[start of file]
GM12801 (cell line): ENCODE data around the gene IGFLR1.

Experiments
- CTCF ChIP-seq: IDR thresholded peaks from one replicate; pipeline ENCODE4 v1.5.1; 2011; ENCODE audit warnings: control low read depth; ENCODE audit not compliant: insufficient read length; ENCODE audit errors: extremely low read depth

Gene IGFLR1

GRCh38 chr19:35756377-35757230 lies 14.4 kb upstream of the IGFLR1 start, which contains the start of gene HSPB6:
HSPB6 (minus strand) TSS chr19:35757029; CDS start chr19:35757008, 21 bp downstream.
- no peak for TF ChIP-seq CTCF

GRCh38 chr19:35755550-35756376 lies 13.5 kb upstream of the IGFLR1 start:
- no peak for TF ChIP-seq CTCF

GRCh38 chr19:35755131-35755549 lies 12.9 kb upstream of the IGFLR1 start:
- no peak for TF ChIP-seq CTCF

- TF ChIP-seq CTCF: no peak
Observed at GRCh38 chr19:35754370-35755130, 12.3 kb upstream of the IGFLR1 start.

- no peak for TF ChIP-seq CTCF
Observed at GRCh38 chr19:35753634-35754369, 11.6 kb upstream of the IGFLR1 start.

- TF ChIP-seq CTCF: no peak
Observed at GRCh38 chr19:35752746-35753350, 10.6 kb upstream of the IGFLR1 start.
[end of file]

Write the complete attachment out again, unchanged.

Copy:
GM12801 (cell line): ENCODE data around the gene IGFLR1.

Experiments
- CTCF ChIP-seq: IDR thresholded peaks from one replicate; pipeline ENCODE4 v1.5.1; 2011; ENCODE audit warnings: control low read depth; ENCODE audit not compliant: insufficient read length; ENCODE audit errors: extremely low read depth

Gene IGFLR1

GRCh38 chr19:35756377-35757230 lies 14.4 kb upstream of the IGFLR1 start, which contains the start of gene HSPB6:
HSPB6 (minus strand) TSS chr19:35757029; CDS start chr19:35757008, 21 bp downstream.
- no peak for TF ChIP-seq CTCF

GRCh38 chr19:35755550-35756376 lies 13.5 kb upstream of the IGFLR1 start:
- no peak for TF ChIP-seq CTCF

GRCh38 chr19:35755131-35755549 lies 12.9 kb upstream of the IGFLR1 start:
- no peak for TF ChIP-seq CTCF

- TF ChIP-seq CTCF: no peak
Observed at GRCh38 chr19:35754370-35755130, 12.3 kb upstream of the IGFLR1 start.

- no peak for TF ChIP-seq CTCF
Observed at GRCh38 chr19:35753634-35754369, 11.6 kb upstream of the IGFLR1 start.

- TF ChIP-seq CTCF: no peak
Observed at GRCh38 chr19:35752746-35753350, 10.6 kb upstream of the IGFLR1 start.